Map of UK Conservation Grazing Schemes

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Cotswolds Area of Outstanding Natural Beauty

Location:Cotswolds, Gloucestershire

Habitats:

Livestock:

In brief:A multi – objective landscape scale partnership project funded by HLF focusing in part on achieving long – term, sustainable grazing management of unimproved limestone grassland sites within the project area, including several large commons. The project has now finished but resources are available direct from AONB staff or to download from their website.

Contact:Mark Connelly

Tel:01451 862006

Email:mark.connelly@cotswoldsaonb.org.uk

Weblink:www.cotswoldsaonb.com


Cotswolds AONBCotswold grassland is wildflower rich grassland that has not been affected by modern farming methods and is a key characteristic of the Cotswold landscape. The Cotswolds Conservation Board grassland work helped to improve the management of one-third of this grassland through practical improvement work, the re-introduction of grazing, information and training. This formed part of the Conservation Board's 'Caring for the Cotswolds' project, which had funding from the Heritage Lottery Fund. Led by Cotswold AONB this involved 34 local, regional and national organisations including 17 local authority partners.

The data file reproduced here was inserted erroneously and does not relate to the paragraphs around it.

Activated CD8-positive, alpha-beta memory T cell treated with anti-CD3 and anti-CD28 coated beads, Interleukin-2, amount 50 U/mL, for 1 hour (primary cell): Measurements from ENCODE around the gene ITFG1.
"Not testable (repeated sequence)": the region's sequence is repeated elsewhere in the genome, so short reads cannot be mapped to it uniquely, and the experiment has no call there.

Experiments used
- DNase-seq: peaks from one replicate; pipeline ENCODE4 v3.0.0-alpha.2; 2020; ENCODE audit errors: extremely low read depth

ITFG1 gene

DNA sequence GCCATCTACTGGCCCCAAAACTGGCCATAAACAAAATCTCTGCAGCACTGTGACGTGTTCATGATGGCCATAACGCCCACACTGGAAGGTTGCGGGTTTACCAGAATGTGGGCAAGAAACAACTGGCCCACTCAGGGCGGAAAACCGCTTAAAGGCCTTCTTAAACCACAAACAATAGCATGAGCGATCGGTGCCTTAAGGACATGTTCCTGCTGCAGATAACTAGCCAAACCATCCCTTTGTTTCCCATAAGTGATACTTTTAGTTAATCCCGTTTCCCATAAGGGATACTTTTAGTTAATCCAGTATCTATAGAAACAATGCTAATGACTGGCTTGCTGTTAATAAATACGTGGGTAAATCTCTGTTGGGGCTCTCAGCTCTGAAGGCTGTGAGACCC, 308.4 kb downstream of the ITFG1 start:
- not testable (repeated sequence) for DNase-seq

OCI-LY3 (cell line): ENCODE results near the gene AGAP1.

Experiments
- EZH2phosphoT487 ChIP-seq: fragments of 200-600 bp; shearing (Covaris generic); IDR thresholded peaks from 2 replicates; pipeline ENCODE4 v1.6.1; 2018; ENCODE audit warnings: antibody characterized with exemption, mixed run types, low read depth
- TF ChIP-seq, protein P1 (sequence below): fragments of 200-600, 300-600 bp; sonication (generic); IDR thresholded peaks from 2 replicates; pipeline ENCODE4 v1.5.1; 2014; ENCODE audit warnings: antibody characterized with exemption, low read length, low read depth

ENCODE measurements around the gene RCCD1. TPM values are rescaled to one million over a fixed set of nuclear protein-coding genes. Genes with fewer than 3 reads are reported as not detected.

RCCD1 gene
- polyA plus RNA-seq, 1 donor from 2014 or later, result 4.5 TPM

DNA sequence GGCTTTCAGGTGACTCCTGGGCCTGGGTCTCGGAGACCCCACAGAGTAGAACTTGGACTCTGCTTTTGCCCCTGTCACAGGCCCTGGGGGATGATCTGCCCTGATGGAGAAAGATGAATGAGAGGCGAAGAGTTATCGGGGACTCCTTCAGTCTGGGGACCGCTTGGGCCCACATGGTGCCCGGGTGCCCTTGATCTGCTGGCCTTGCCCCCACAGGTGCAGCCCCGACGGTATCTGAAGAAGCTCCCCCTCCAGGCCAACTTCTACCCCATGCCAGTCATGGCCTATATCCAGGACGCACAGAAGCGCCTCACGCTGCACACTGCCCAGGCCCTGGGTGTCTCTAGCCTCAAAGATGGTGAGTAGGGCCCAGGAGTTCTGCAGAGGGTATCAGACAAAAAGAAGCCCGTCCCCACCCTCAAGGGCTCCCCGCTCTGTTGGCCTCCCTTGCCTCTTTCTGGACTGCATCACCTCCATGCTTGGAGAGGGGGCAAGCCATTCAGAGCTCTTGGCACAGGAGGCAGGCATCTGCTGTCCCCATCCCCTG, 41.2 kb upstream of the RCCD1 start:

In 1935 about 40% of the Cotswolds was still covered with unimproved grassland. Today, approximately 3,000 ha remains - 1.5%. There are over 400 sites but they tend to be small with few sites larger than 20 hectares. The future of such valuable grasslands is not bright. The biggest threat is the lack of grazing or alternative management. Without management the grassland becomes scrubby and loses wildlife importance. The Adonis blue and large blue butterflies have become extinct in the Cotswolds over the last 30 years and further extinctions are a real possibility.

The Cotswold Hills ESA, which covered approximately 2/3 of the AONB, included a prescription for extensive permanent grassland (Tier 1C), which covered the conservation of semi-improved and unimproved limestone grassland. Farmers still within the scheme are obligated to graze the land to prevent the build up of coarse grasses and scrub. The Entry and Higher Level Schemes also offer further opportunities for conserving this landscape.

Branding opportunities were also being explored so that farmers engaged in conservation grazing could ask an additional premium for their beef and lamb, and the project was successful in engaging local communities in grazing schemes and helping resolve issues associated with common land management.